- Intel Q4 2015 earnings beat analyst estimates, but sales and profits were still down from a year ago.
- Markets for PCs, servers, and even cloud chips are saturated.
- Intel is now betting on the internet of things.
For Q4 2015, the chip maker had net income of $3.6 billion or 74 cents per share, on revenue of $14.9 billion. Analysts had been expecting 63 cents per share in earnings. The company generated $5.4 billion in cash flow from operations, and returned $1.625 billion of it to shareholders in the form of dividends and stock repurchases.
For the year (FY 2015) net income came in at $11.4 billion or $2.33 per share, on revenue of $55.4 billion. This means revenue was actually down on a YoY basis, when it was $55.9 billion, and net income was down by $300 million, from $11.7 billion in 2014, but share buybacks meant earnings per share were up marginally, from $2.31 in 2014.
Looking at those numbers overnight, investors decided to sell. Intel stock opened at $29.73 for trading on January 15, after optimism ahead of the Q4 2015 earnings release had sent it to near $33 in trading on Thursday. At that price it carries a Price/Earnings multiple of under 13, despite its ability to cover shareholder payments more than twice over.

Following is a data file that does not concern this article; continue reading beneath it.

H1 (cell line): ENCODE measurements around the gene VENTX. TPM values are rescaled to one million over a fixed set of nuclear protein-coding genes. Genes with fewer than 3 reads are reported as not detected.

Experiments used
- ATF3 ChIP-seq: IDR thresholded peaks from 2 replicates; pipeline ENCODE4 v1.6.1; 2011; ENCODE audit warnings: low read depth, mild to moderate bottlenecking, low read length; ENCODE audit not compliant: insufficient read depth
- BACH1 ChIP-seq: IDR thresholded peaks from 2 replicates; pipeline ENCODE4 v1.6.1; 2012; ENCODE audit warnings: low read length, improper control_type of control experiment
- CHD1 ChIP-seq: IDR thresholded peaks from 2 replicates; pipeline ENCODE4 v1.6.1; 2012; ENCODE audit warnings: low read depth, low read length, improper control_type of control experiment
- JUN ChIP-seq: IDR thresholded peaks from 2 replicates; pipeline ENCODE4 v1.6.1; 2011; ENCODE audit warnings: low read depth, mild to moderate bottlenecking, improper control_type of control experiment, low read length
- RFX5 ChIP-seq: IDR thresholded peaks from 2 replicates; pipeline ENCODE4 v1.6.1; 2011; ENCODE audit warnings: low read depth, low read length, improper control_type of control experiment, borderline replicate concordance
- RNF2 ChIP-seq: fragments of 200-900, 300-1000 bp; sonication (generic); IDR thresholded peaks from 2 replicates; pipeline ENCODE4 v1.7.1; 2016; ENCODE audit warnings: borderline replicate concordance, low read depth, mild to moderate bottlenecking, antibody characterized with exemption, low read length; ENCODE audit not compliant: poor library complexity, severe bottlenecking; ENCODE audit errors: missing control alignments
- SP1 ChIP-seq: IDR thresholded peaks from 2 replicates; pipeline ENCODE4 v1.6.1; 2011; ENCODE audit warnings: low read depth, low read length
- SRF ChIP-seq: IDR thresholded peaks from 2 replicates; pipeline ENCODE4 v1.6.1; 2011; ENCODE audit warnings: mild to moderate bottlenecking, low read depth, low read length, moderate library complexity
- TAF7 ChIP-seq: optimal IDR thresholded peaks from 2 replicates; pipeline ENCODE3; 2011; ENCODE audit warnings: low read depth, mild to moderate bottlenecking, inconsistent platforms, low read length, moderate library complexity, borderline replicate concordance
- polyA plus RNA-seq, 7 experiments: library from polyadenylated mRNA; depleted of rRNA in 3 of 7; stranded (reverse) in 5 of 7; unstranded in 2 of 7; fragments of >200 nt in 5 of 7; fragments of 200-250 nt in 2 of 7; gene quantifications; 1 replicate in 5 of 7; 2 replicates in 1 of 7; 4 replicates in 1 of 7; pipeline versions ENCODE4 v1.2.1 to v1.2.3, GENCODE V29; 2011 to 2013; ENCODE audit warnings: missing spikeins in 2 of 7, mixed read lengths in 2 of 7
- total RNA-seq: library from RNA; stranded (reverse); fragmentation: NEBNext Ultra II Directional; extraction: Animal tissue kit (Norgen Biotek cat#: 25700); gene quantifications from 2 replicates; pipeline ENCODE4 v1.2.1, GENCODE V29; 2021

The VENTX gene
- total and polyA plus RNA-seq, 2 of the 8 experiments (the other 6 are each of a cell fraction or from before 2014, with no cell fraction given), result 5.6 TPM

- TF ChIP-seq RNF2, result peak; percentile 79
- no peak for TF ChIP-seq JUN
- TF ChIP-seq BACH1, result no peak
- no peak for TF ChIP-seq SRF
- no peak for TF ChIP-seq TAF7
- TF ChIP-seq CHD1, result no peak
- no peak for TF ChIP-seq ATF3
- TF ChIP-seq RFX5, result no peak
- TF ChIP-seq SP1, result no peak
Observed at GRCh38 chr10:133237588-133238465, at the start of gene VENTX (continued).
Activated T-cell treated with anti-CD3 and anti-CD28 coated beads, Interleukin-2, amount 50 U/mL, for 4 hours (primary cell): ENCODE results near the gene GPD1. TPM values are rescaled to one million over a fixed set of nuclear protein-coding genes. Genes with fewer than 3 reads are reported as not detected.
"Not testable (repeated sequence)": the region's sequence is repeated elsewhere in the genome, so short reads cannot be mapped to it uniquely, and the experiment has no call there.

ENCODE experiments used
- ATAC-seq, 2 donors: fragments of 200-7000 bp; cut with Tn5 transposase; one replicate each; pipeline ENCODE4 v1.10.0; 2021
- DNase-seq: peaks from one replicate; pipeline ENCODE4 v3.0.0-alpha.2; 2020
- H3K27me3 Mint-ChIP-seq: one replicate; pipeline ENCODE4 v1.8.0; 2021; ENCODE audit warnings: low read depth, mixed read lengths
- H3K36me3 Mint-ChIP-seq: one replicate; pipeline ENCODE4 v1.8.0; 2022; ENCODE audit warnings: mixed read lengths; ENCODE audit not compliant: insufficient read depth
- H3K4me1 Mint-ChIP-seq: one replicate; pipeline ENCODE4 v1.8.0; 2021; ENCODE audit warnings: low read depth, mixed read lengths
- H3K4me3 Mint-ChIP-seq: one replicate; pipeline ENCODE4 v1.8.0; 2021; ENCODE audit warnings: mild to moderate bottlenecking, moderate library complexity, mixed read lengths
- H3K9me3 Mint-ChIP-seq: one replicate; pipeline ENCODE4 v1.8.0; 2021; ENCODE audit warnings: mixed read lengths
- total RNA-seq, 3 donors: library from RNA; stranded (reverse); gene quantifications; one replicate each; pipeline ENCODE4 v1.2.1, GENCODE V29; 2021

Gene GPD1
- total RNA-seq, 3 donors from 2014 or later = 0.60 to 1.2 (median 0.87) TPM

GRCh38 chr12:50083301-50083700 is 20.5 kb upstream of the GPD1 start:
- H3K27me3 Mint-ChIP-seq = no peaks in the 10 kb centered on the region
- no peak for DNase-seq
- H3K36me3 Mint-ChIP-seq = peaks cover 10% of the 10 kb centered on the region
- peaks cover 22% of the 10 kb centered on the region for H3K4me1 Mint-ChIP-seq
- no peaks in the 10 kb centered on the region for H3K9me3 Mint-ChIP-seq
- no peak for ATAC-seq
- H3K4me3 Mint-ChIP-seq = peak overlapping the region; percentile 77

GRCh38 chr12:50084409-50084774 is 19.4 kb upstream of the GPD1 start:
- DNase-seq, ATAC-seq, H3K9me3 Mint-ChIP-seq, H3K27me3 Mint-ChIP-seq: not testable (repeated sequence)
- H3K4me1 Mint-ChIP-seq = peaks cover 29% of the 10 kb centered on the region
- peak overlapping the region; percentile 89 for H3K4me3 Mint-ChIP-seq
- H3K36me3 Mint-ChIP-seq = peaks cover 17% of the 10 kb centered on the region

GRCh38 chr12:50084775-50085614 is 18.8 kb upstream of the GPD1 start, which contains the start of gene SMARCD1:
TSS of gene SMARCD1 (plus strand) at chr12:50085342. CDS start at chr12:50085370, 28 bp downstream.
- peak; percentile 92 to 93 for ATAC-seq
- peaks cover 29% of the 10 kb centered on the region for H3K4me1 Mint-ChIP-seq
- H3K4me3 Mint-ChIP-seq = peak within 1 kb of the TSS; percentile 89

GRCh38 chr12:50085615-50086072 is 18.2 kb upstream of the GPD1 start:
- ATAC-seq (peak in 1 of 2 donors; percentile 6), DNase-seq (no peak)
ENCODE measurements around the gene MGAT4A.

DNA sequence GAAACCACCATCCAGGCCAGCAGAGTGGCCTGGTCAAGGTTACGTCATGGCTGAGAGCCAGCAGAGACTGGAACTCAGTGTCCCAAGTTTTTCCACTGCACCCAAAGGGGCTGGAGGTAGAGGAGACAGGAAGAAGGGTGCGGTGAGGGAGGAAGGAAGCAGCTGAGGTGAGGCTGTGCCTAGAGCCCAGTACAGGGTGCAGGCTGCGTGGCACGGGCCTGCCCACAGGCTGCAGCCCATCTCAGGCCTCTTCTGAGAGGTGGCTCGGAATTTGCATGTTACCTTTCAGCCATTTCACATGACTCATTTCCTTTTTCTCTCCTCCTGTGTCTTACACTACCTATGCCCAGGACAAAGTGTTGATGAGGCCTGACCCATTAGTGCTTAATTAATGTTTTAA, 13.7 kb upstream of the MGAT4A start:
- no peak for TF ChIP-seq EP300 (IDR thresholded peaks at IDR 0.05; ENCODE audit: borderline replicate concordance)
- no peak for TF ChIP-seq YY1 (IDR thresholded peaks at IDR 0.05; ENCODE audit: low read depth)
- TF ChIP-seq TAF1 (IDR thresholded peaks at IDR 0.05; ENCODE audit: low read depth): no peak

The problem is the server business, which is falling as more companies get their needs met by cloud servers in remote data centers, and the PC business, which continues to disappoint despite the delivery of Microsoft (NASDAQ:MSFT) Windows 10 during the quarter, which drew good reviews. Beating estimates isn’t great news if growth is slowing to a crawl.
The numbers were seen as negative for the whole global economy, given the importance of technology, as sales to those cloud data centers were up just 5.3%, much slower than the 11% growth rate for the full year, or the 18% growth achieved in 2014. The numbers were the first to be reported since its acquisition of Altera, and included the numbers from the new subsidiary, which designs FPGA chips which can be pre-programmed to include application software in smart appliances.
Intel is betting heavily on the Internet of Things, the adding of intelligence to machines of all types, and CEO Brian Krzanich emphasized that during the last week by joining the board of Deere & Co. (NYSE:DE), the maker of farm and industrial equipment. Intel is also banking on creating hot new categories of products, as shown during Krzanich’s CES keynote, where he came out riding a hoverboard and showed off drones, computer-equipped clothes and robots.
The whole industry is trying to find a way through a technology market where the market in traditional niches like desktop machines, and even hand-held devices like phones, is saturated, and where money for new toys is tight. The hope is that the productivity gains from things like smart construction helmets and athletic clothes acting as trainers can create vast new markets.
But until these new markets are proven, Intel stock cannot be expected to fly very high.